A - Pollution Generally
It is recommended that Governments be mindful of activities in which there is an appreciable risk of effects on climate, and to this end:
(a) Carefully evaluate the likelihood and magnitude of climatic effects and disseminate their findings to the maximum extent feasible before embarking on such activities;
(b) Consult fully other interested States when activities carrying a risk of such effects are being contemplated or implemented.
It is recommended that Governments use the best practicable means available to minimize the release to the environment of toxic or dangerous substances, especially if they are persistent substances such as heavy metals and organ chlorine compounds, until it has been demonstrated that their release will not give rise to unacceptable risks or unless their use is essential to human health or food production, in which case appropriate control measures should be applied.
It is recommended that in establishing standards for pollutants of international significance, Governments take into account the relevant standards proposed by competent international organizations, and concert with other concerned Governments and the competent international organizations in planning and carrying Out control programmes for pollutants distributed oeyoncl the national jurisdiction from which they are released.
It is recommended that Governments actively support, and contribute to, international programmes to acquire knowledge for the assessment of pollutant sources, pathways, exposures and risks and that those Governments in a position to do so provide educational, technical and other forms of assistance to facilitate broad participation by countries regardless of their economic or technical advancement.
It is, recommended that the Secretary-General, drawing on the resources of the entire United Nations system, an d with tile active support of Governments and appropriate scientific and other international bodies:
(a) Increase the capability of the United Nations system to provide awareness and advance warning of deleterious effects to human health and well being from man-made pollutants;
(b) Provide this information in a form, which is useful to policy-makers at the national level;
(c) Assist those Governments, which desire to incorporate these and other environmental factors into national planning processes;
(d) Improve the international acceptability of procedures for testing pollutants and contaminants by:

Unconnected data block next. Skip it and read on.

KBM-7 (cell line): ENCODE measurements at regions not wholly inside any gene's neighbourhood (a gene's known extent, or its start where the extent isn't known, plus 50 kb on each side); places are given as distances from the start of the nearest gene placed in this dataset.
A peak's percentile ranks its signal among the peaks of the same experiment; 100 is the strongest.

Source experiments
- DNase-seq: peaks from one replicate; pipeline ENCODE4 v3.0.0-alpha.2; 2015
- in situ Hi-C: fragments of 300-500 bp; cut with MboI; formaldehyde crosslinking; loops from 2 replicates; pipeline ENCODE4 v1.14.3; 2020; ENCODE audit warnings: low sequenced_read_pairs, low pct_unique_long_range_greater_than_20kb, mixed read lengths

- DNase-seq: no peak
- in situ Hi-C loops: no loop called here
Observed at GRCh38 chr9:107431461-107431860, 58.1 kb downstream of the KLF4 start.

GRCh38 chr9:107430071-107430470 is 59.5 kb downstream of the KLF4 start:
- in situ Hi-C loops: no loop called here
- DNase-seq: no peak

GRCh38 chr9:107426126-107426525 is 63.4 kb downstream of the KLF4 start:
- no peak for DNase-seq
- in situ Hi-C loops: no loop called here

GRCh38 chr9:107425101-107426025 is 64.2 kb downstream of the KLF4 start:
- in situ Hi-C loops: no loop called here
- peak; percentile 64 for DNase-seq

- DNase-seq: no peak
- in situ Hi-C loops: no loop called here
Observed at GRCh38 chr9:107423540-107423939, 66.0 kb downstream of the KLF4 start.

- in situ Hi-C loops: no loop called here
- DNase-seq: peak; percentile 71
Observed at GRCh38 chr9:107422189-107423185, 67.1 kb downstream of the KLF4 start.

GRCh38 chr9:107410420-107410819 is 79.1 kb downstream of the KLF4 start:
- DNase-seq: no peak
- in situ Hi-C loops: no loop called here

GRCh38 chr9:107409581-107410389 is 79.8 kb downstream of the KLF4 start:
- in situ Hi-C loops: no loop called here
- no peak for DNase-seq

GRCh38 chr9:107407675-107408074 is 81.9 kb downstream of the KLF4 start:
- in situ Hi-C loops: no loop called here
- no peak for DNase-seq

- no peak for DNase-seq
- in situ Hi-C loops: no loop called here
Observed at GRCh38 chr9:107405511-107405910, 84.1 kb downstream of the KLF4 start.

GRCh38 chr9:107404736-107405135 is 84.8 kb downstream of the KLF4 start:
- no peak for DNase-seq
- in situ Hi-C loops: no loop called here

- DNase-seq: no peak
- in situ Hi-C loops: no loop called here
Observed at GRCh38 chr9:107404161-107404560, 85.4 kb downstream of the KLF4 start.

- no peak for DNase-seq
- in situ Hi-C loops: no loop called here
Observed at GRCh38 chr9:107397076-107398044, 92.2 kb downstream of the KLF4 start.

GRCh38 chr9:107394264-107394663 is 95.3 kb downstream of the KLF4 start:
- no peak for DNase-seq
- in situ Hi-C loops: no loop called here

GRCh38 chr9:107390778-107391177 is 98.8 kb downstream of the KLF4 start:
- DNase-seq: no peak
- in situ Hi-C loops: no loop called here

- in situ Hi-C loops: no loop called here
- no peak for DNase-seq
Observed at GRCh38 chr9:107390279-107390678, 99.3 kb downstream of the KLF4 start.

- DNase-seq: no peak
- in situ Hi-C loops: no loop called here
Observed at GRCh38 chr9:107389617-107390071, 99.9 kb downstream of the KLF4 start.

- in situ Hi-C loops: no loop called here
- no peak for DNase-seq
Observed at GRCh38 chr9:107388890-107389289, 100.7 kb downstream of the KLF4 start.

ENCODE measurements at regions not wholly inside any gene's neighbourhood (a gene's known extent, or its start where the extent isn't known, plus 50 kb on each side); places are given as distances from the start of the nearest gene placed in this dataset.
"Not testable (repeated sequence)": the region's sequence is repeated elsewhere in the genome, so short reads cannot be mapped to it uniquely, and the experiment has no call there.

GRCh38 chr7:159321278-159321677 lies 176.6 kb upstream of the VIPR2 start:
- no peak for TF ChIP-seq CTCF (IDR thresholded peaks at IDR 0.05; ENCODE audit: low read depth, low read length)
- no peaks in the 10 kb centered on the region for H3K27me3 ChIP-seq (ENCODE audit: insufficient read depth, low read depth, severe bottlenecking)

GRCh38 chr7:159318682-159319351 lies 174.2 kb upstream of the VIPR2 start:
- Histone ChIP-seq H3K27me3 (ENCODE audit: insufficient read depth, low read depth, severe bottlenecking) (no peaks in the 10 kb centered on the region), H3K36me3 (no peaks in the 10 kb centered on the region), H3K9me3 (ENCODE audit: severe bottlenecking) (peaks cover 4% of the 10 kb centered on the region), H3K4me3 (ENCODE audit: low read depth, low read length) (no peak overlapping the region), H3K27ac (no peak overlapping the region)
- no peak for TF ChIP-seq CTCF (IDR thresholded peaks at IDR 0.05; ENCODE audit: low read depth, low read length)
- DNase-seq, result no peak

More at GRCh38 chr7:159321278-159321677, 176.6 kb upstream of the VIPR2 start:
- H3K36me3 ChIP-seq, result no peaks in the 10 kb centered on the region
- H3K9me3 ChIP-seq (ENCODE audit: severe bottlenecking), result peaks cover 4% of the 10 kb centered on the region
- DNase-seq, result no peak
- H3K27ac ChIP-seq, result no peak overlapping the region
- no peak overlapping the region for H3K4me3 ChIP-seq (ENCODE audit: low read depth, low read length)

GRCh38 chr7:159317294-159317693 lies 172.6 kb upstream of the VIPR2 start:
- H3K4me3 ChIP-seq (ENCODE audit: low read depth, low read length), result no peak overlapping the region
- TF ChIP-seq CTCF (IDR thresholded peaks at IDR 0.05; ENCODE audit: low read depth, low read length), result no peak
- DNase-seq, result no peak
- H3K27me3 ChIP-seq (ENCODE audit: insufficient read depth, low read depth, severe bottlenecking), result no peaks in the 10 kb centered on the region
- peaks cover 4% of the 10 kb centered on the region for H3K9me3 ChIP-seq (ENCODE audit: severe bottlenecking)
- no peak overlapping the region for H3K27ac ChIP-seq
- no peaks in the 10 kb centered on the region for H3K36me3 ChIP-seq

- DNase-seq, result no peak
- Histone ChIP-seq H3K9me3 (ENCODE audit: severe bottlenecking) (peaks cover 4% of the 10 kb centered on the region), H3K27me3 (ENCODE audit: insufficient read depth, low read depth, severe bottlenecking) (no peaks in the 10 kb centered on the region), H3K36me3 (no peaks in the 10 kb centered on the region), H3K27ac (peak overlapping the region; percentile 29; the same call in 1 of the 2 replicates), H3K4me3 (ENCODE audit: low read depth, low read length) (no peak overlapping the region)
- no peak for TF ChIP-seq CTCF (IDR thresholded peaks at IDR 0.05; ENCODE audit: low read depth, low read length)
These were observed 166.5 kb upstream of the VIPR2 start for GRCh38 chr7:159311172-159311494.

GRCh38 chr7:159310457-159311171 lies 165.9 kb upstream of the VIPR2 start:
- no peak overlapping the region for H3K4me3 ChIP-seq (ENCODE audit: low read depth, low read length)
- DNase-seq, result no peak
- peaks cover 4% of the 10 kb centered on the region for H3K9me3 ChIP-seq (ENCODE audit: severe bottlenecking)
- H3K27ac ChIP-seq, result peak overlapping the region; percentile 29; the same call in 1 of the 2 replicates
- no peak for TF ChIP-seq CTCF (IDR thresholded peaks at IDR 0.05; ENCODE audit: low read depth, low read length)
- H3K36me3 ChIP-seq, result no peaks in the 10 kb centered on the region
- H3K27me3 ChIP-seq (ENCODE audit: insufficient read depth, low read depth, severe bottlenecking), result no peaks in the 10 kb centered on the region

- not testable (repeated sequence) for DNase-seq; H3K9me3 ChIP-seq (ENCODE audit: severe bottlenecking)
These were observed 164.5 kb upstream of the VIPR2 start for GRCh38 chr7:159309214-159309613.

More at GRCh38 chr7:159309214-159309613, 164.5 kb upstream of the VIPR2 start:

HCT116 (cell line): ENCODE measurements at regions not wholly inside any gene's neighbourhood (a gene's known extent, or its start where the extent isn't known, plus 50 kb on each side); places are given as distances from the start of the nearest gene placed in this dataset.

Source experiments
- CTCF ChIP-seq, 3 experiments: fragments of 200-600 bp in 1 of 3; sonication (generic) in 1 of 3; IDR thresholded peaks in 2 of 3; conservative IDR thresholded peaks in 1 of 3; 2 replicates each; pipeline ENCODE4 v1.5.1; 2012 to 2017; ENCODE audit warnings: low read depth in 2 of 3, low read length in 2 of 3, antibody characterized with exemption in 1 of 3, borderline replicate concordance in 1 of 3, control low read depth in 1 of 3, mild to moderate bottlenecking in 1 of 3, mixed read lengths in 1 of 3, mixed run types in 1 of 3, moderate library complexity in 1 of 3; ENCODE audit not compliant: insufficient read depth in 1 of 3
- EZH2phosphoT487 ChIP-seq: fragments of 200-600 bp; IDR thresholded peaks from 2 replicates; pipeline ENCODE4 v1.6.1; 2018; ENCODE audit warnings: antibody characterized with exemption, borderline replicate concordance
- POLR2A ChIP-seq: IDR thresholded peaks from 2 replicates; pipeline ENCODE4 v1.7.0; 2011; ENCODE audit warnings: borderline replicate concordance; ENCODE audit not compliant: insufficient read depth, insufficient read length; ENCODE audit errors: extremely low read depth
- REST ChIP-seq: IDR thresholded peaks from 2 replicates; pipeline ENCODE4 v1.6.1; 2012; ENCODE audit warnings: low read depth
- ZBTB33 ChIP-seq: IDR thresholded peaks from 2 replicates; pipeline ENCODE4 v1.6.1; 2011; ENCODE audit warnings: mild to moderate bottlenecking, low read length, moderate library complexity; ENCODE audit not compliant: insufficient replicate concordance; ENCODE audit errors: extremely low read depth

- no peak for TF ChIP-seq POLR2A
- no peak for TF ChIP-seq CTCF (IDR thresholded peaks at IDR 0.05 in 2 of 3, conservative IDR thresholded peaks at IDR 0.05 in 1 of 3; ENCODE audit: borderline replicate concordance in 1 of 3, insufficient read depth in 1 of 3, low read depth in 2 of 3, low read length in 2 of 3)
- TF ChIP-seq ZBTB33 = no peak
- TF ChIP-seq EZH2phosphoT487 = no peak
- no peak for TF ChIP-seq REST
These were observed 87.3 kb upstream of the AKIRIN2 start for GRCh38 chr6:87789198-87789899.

(i) International division of labour in carrying out the large-scale testing programmes needed;
(ii)Development of international schedules of tests for evaluation of the environmental impact potential of specific contaminants or products. Such a schedule of tests should include consideration of both short-term and long-term effects of all kinds, and should be reviewed and brought up to date from time to time to take into account new knowledge and techniques;
(iii)Development and implementation of an international intercalibration programme for sampling and analytical techniques to permit more meaningful comparisons of national data;
(e) Develop plans for an International Registry of Data on Chemicals in the Environment based on a collection of available scientific data on the environmental behaviour of the most important man-made chemicals and containing production figures of the potentially most harmful chemicals, together with their pathways from factory via utilization to ultimate disposal or recirculation.
It is recommended that, without reducing in any way their attention to non-radioactive pollutants, Governments should:
(a) Explore with the International Atomic Energy Agency and the World Health Organization the feasibility of developing a registry of releases to the biosphere of significant quantities of radioactive materials;
(b) Support and expand, under the International Atomic Energy Agency and appropriate international organizations, international cooperation on radioactive waste problems, including problems of mining and tailings and also including coordination of plans for the siting of fuel reprocessing plants in relation to the siting of the ultimate storage areas, considering also the transportation problems.
It is recommended:
(a) That a major effort be undertaken to develop monitoring and both epidemiological and experimental research programmes providing data for early warning and prevention of the deleterious effects of the various environmental agents, acting singly or in collaboration, to which man is increasingly exposed, directly or indirectly, and for the assessment of their potential risks
I to human health, with particular regard to the risks of mutagenicity, teratogenicity and carcinogenicity. Such procrammes should be guided and coordinated by the World Health Organization;
(b) That the World Health Organization coordinate the development and implementation of an appropriate international collection and dissemination system to correlate medical, environmental and family-history data;
(c) That Governments actively support and contribute to international programmes for research and development of guidelines concerning environmental factors in the work environment.
It is recommended that the World Health Organization, in collaboration with the relevant agencies, in the context of an approved programme, and with a view to suggesting necessary action, assist Governments, particularly those of developing countries, in undertaking coordinated programmes of monitoring of air and water and in establishing monitoring systems in areas where there may be a risk to health from pollution.